First would come a South African-style “Truth and Reconciliation Commission,” where the truth would come out. But the torturers would get off scot-free.
“The commission would focus strictly on detention, torture and extraordinary rendition, or the practice of spiriting detainees to a third country for abusive interrogations. The panel would focus strictly on these abuses, leaving out any other allegedly illegal activities during the Bush Administration, such as domestic spying,” says Slate. Second–well, there might not be a second. Even if there is, shortsighted Americans’ appetite for justice and accountability will probably have been diluted by the time 2013 rolls around.
Mainline media liberals, in conjunction with Obama supporters, are even going so far as to suggest that Bush issue his torturers with a blanket pardon in exchange for their testimony at Obama’s toothless commission.
Regardless of who wins in November, we will get a president who’s better on torture and other human rights issues than George W. Bush. At least their words sound nice. But real change and moral redemption will only begin if we–Democrats, Republicans and everyone else–demand the next president stands by his pretty promises.
Until they start taking taking torture, Gitmo and human rights seriously, neither Obama nor McCain should be able to appear in public without facing questions and heckling about these issues.
Ted Rall is the author of the new book “Silk Road to Ruin: Is Central Asia the New Middle East?,” an in-depth prose and graphic novel analysis of America’s next big foreign policy challenge.
© 2008 Ted Rall
Source / Common Dreams
Lest we forget the horror that we are talking about, here is a story related by Layla Anwar of Arab Woman Blues:
Crucified by “Freedom”
By Layla Anwar / July 30, 2008
Painting : Iraqi artist, Haidar Al-Karagholi, 2007.
The story am about to tell you is a true one. I have kept the details unchanged, but I did change the names, location and dates to protect the anonymity of the victims.
Ahmad lives in an insalubrious, run down apartment in Syria with his wife and 5 kids. Prior to his forced exile, he lived in a decent neighborhood and in a large home, large enough for his family and his parents.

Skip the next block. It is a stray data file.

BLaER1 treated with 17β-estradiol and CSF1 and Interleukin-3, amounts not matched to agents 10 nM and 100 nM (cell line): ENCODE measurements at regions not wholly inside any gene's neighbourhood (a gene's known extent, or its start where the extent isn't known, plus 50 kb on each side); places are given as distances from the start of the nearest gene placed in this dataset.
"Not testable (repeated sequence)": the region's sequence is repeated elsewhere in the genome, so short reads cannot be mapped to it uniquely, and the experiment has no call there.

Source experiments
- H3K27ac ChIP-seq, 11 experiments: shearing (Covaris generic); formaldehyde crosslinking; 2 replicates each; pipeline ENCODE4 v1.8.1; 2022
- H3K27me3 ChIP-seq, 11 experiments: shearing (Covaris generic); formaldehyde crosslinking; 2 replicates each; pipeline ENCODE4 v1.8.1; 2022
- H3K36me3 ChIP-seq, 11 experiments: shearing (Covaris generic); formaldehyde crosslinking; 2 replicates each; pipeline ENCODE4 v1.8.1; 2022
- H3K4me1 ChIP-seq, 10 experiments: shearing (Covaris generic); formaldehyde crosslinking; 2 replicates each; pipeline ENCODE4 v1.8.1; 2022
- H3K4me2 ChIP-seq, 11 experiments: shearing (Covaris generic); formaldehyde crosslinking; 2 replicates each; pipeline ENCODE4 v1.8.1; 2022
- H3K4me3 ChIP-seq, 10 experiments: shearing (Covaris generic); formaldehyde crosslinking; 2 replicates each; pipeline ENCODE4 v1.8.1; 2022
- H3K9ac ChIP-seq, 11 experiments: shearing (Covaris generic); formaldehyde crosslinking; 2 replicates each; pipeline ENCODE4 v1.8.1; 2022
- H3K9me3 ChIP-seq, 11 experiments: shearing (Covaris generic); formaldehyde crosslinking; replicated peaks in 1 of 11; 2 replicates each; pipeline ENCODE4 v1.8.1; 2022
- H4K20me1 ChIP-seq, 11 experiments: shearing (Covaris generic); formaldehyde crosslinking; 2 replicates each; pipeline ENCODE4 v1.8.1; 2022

After the occupation and during the usual nightly American raids, that all Iraqis have experienced, Ahmad’s life took a definite turn from which he will never recover.
His house was besieged by a horde of American barbarians, tanks and weapons…They stormed in the middle of the night, made everyone lie on the floor, face down, including his elderly parents, kicked and beat the whole family with their boots, resting them on their heads and necks…
Then they proceeded to storm each room using axes to break down the doors when the doors were not locked to start with. Then they opened the wardrobes, and said they were looking for weapons of mass destruction. They set all the wardrobes on fire.
They moved Ahmad’s family to the vicinity of his home and made Ahmad and his family watch as your brave boys blew the house up.
They arrested Ahmad and a few others, blindfolded them and took them to an American camp in Baghdad. During the ride to the detention camp, around 20 soldiers were kicking and butting with their rifles edges, Ahmad and the other detainees.
Once arrived, they placed them in a corner of a dirty cell and started pissing on their wounded bodies while hysterically laughing. Not contenting themselves with that alone, they (the Americans) brought in a basin used to collect shit from their mobile toilets and emptied it on Ahmad and the other detainees heads.
Ahmad and his mates spent several months at this American detention camp. The first few days their interrogation consisted of identifying posters on a wall. The picture was that of Saddam Hussein. Of course Ahmad was able to identify Saddam Hussein’s picture. When he and the others answered affirmatively, they were violently beaten up by the Americans because for these Americans luminaries, that was proof that they (the detainees) knew Saddam personally.
After several days the interrogation took another turn. Ahmad believes it was not even a process of getting any information which he did not have. But, according to him, the interrogations were just a form of humiliation to the prisoners and a way for the soldiers to “HAVE FUN.” – American fun.
Ahmad recalls that one of the American officers used to sit on his chair with a bottle of whisky next to him and start questions like: ” Where do you buy your vegetables from ?” ” What is the name of your barber?” Other humiliating questions were – “How many times do you have intercourse with your wife ?” “What positions do you take ?… At times, a male and female soldier would undress and mimic such acts in front of the other soldiers all the while “teasing” the detainees…
Ahmad and other prisoners were then transferred to another camp in the South. Which meant that officially there were under British custody. But the personnel inside the camp included US, Australian as well as British soldiers.
When they arrived at this other camp, the British received Ahmad and the others with the same sort of treatment — kicking and striking with their riffles butts, just like their fellow Americans did before. Ahmad’s head was injured during his first arrest and the wound in his head reopened and started bleeding.